Having been self-employed for a number of years I can attest to having those moments where promise, hope and opportunity are overcome with fits of frustration, anxiety and depression. I thought it was simple me, and as I looked inside my personality and portfolio it raised many questions as to who I am and why am I subjecting myself to such abuse. In pursuit of an answer I scoured the internet and bookshelves. Sometimes delving into the bizarre and complex world of clinical psychology, and other times looking to ways people have vented themselves (possibly as a means of alleviating depression or whatever label we wish to assign). I came across an interesting discussion that took place back in 2003 about this topic (http://www.feld.com/wp/archives/2013/01/are-entrepreneurs-more-prone-to-depression-and-divorce.html) by B.Feld (venture capitalist at the Foundary Group) and found that its more than just an occassional situation but one that seems to rustle around through the entrepreneural community. Some confessed that they had been diagnosed while others gave way to the effects of depression. I found no indication what so ever that it had effect on the ability to deliver service, but often it manifested itself in their personal lives. Does this mean that our private lives are a second to business? Does it mean that if we are going to sacrifice anything it will be those things that we emotion connected with?
Talking with some of these folks I found that people didn’t willingly discard their personal connections. Rather the intense quest for answers to depression related to business consumed them to a point where there was no room for those personal things. Those that lost business but kept their personal relationships were more apt to be geared toward having the ability to always start another venture. But what did they do in these lulls between fits of depression and tranquility? Was it productive and did it make a difference in abating the seemingly endless cycle of depression?
No, rest was not productive and in fact breaking the cycle of rest was a challenging as it was to break the cycle of depression. While spits and spurts of innovation and creativity occurred allot failed to ground the concept with an outcome that would be judged as a successful. How many people know that people like Abraham Lincoln, Johnny Depp, David Beckham, Kim Basinger, Princess Diana, and Billy Joel would suffer from such a gut wrenching affliction? Outwardly supreme performers and accomplished individuals, yet deep inside they suffer on a daily basis. What seems to be common with all forms of depression is the unbelievably intense desire to achieve and to fulfill. As a trainer once told me, “education isn’t that hard to deliver but its the intense lond standing on stage that keeps the audience captivated that is so difficult to endure”. Having stood in those shoes I could fully understand what he was saying.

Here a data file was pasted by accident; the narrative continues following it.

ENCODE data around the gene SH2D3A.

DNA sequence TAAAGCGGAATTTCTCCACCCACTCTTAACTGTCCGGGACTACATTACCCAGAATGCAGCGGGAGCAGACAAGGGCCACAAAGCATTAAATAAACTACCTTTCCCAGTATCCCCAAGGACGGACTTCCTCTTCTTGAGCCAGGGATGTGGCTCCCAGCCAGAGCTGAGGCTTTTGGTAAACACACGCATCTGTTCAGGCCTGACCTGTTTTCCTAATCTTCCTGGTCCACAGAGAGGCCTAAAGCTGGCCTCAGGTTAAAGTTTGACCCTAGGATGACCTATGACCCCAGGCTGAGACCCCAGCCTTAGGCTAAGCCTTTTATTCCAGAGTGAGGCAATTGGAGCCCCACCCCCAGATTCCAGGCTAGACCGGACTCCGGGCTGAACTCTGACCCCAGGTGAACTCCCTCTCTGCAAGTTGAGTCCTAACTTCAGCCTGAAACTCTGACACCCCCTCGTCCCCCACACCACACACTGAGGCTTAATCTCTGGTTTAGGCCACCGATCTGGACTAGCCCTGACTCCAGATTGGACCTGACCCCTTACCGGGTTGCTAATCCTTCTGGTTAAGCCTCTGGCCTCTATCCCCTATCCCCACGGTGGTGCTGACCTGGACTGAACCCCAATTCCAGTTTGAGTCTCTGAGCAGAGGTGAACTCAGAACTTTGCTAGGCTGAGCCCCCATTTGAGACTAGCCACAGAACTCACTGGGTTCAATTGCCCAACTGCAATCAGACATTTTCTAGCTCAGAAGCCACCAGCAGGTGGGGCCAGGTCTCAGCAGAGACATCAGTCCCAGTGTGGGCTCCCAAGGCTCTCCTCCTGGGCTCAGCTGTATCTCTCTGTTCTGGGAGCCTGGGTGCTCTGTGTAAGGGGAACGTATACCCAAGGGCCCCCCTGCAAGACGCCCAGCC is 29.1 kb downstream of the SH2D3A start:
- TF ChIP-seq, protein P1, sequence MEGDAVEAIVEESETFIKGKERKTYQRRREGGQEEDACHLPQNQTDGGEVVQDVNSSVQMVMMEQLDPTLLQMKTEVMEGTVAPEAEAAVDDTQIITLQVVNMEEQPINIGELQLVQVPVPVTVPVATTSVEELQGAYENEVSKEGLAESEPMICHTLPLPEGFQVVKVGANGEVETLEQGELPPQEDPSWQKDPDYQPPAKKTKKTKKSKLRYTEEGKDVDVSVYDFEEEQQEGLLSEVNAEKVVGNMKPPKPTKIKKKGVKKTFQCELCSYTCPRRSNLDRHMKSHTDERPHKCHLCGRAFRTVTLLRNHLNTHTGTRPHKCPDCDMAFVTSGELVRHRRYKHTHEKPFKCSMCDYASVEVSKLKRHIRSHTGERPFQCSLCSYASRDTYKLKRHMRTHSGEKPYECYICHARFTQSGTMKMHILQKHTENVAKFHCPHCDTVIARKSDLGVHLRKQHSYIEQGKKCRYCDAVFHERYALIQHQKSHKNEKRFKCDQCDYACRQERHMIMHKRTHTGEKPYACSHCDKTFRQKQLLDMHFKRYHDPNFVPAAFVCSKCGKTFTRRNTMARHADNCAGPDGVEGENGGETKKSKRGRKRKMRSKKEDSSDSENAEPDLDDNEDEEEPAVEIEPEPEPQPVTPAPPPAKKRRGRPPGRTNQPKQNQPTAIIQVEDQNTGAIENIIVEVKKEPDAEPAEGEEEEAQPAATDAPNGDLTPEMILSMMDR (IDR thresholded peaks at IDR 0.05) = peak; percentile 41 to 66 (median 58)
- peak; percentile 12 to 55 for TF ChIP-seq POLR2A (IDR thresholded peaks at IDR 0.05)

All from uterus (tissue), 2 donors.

As some of you sit there reading this piece I hope that you understand that you may not be alone. Some may be vocal about it, while others keep it close for fear of being viewed as weird or unworthy (a mild case of paranoia). I can assure you that most people have depression, anxiety and vacillating focus. The difference is whether this is a brief, or a very occasional situation or whether its recurring.
We look for answers, some that have sever issues seek both counseling and pharmaceutical solutions. But for the average entrepreneur we seek solutions in our own unique, sometimes quirky, and often experimental way. Unfortunately we sometime exploit non-business solutions like drug and alcohol abuse, self-abuse through overwork (I’m sure you have heard those people who are self-anointed workaholics) and sometime other pleasures to which I will leave your imagination to run wild with. Some of you may exploit outlets through over use of social outlets, endless and unconnected writing (I think I’m in that category) and even an endless parade of non-paid speaking engagements justified as ‘good marketing’. None of these are bad, unless of course its a sin or illegal, but its truly a matter of moderation and not to excess. I have found that many far Eastern souls love to use and explore quotes as a means to shadow their question to overcome depression, and some have even gone so far as to self-quote. Again I say, whatever works.
Yes, I am envious of those that have a normal job where pay is a normality and work is something that one can dedicate themselves totally to. As a serial entrepreneur we lack the luxury of a normal paycheck, we are driven by an intense desire to make an impact. Whether this impact is on society or whether it is on one small aspect of a project for a customer. Where I am still at odds is where, of if, entrepreneural depression is solvable or whether its a condition that cannot be overcome (only dealt with). I hopeful that regardless of whether it is or not that we find peace, joy and a means where we can help ourselves and also help others.
I am no longer depressed… I am not guardedly optimistic. My mind is free to think creatively and to control the desire to exercise a knee jerk reaction in favor of a much more controlled pragmatic though process.